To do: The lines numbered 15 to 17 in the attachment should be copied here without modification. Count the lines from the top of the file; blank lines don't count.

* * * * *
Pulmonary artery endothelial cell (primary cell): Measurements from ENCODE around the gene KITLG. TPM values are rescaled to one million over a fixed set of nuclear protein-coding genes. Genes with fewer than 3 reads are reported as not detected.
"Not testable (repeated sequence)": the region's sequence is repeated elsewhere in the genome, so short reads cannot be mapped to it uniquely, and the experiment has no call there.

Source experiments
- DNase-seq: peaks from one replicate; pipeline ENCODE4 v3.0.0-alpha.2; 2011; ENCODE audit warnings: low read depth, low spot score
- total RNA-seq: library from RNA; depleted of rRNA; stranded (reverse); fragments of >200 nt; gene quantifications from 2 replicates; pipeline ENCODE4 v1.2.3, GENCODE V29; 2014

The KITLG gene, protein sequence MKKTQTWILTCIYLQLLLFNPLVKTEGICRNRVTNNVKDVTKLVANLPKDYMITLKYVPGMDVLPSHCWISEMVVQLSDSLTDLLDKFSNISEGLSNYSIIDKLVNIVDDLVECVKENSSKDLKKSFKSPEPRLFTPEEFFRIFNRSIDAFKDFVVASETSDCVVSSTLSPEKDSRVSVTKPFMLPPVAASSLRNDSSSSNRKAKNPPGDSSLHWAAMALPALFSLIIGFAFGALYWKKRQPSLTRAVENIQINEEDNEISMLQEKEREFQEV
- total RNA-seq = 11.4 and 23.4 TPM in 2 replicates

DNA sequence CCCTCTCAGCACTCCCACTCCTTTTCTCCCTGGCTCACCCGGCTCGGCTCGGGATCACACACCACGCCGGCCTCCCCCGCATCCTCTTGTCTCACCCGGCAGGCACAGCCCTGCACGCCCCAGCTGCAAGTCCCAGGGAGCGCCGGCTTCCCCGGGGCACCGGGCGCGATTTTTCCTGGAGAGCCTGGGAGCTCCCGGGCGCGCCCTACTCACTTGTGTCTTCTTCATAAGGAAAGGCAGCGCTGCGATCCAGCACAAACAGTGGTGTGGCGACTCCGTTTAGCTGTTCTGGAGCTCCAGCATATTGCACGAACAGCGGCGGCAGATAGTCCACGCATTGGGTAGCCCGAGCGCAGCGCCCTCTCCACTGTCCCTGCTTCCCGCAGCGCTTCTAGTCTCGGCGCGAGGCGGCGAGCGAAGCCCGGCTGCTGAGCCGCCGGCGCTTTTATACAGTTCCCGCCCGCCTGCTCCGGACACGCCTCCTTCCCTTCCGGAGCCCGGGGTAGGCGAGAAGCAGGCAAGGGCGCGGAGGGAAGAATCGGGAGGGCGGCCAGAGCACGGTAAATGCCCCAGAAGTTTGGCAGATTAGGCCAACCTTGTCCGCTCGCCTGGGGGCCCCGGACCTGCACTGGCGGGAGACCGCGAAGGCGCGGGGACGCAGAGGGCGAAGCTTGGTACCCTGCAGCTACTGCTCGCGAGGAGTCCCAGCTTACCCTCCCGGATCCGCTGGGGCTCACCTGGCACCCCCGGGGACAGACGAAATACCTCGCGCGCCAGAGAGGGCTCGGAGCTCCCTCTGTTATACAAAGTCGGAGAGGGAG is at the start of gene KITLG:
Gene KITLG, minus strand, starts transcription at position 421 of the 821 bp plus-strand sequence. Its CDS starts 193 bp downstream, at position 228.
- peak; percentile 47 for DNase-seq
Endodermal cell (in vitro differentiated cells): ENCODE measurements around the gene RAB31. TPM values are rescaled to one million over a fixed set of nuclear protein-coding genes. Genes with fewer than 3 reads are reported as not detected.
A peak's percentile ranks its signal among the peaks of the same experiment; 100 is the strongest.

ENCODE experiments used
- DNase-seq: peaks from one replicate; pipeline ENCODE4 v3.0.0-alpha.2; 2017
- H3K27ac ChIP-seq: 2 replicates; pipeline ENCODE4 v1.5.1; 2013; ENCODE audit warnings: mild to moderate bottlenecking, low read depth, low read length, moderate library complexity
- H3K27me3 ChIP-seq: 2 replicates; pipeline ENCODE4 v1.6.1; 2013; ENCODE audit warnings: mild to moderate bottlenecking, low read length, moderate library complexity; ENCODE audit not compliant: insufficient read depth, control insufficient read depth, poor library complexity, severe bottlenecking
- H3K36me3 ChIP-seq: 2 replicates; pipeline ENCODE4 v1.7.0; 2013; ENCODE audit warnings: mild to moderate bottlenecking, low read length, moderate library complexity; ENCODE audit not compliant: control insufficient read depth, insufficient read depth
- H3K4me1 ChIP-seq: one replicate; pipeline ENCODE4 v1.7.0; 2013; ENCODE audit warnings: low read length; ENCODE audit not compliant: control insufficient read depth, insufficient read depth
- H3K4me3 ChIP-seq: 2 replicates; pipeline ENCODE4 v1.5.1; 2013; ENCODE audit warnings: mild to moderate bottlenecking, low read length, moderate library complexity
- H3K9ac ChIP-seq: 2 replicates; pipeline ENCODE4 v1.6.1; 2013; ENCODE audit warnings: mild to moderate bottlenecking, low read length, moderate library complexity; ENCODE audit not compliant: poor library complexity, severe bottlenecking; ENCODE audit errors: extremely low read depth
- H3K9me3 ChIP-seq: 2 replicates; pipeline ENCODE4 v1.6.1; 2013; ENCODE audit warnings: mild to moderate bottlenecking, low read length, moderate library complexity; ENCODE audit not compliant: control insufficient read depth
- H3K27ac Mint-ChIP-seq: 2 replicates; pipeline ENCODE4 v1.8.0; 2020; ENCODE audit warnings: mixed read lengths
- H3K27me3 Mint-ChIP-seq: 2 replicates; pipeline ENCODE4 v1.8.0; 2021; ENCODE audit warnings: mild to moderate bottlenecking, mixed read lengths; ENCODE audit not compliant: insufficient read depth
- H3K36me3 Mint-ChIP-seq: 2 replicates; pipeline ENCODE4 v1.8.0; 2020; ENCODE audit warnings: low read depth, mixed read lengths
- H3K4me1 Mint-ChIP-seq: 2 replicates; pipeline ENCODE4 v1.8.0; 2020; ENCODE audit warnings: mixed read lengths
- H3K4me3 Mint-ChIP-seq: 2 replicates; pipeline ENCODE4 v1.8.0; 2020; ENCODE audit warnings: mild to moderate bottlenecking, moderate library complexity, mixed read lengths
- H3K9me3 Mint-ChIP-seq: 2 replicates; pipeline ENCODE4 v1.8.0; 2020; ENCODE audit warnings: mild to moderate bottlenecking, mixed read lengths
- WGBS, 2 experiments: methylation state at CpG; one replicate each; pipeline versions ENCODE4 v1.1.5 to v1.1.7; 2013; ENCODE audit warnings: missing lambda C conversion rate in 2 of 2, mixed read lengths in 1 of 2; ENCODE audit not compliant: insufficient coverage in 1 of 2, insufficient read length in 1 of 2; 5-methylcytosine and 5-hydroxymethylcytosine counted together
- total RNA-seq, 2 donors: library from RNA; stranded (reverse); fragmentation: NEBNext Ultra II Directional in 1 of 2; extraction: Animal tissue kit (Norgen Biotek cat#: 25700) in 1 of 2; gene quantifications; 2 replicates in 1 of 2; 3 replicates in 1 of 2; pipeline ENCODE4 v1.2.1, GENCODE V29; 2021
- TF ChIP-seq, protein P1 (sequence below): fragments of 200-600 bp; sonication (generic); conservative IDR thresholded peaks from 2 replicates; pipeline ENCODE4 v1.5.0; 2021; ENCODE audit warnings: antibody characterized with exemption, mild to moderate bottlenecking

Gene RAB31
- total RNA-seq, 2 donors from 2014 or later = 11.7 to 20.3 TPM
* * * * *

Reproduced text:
- H3K27ac ChIP-seq: 2 replicates; pipeline ENCODE4 v1.5.1; 2013; ENCODE audit warnings: mild to moderate bottlenecking, low read depth, low read length, moderate library complexity
- H3K27me3 ChIP-seq: 2 replicates; pipeline ENCODE4 v1.6.1; 2013; ENCODE audit warnings: mild to moderate bottlenecking, low read length, moderate library complexity; ENCODE audit not compliant: insufficient read depth, control insufficient read depth, poor library complexity, severe bottlenecking
- H3K36me3 ChIP-seq: 2 replicates; pipeline ENCODE4 v1.7.0; 2013; ENCODE audit warnings: mild to moderate bottlenecking, low read length, moderate library complexity; ENCODE audit not compliant: control insufficient read depth, insufficient read depth